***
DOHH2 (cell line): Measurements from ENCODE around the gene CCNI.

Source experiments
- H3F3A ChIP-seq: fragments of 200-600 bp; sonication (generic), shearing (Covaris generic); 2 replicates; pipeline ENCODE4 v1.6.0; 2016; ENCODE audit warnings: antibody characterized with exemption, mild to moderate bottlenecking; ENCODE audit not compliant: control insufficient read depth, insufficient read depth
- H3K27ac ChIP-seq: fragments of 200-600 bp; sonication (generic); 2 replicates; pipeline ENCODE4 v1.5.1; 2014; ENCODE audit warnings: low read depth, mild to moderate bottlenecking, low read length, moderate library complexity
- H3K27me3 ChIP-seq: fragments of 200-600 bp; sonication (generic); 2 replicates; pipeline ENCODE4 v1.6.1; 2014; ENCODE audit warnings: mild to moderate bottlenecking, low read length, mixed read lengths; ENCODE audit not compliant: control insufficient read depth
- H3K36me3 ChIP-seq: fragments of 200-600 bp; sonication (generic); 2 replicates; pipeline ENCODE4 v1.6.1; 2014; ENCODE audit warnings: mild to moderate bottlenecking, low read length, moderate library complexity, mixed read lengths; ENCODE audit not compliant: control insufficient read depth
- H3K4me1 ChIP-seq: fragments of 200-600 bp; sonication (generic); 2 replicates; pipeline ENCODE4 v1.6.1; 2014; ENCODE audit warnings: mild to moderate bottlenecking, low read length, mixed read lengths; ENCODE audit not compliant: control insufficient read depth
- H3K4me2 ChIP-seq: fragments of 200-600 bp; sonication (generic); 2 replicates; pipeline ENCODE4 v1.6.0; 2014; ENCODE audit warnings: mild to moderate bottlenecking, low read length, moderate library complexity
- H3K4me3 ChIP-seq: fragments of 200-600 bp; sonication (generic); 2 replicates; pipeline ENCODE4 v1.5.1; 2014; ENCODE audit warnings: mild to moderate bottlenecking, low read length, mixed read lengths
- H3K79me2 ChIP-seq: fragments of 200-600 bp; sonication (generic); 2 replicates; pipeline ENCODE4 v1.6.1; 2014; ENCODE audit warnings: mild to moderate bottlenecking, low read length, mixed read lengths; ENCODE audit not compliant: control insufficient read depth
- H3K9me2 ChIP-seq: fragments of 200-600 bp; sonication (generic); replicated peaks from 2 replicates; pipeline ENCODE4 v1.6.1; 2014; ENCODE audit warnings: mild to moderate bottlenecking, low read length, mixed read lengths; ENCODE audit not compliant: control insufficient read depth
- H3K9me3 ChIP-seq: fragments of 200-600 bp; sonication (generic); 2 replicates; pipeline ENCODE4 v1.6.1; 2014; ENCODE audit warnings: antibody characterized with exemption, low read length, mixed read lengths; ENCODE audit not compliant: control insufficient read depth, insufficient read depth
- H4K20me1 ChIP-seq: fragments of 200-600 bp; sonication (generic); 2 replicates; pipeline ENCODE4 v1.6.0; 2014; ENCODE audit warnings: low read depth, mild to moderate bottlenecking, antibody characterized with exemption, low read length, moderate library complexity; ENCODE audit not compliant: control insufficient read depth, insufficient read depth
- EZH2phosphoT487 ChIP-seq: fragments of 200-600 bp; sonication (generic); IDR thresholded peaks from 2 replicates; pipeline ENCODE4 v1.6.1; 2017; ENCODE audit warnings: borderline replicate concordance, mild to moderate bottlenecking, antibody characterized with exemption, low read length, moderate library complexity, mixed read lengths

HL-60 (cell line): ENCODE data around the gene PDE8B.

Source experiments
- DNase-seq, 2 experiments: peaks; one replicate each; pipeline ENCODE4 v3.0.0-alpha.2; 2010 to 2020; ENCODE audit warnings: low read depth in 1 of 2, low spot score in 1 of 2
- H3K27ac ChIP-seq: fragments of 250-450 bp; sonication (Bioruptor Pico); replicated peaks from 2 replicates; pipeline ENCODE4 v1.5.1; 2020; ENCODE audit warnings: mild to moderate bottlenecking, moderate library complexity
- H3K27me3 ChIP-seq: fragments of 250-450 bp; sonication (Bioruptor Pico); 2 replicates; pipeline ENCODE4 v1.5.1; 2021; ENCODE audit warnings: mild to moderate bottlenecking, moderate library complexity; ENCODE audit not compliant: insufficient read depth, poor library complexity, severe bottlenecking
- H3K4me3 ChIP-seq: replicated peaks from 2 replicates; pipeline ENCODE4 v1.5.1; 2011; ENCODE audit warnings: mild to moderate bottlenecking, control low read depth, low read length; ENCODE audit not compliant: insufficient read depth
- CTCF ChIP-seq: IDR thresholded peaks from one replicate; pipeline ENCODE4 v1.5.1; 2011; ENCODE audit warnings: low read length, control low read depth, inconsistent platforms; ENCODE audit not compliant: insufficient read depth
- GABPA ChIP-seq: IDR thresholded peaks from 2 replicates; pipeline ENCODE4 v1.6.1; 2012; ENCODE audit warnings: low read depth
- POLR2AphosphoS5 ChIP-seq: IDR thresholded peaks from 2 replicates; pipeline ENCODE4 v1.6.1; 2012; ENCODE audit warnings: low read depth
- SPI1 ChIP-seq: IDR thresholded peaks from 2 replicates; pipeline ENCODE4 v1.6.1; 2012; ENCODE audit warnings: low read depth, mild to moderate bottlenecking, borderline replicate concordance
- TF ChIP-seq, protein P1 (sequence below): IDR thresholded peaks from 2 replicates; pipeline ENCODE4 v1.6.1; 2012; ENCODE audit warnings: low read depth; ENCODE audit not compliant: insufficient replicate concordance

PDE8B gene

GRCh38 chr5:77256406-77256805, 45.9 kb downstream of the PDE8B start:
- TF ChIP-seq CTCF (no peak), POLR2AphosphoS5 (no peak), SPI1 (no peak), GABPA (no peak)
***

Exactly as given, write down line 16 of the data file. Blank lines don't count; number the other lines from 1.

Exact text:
Source experiments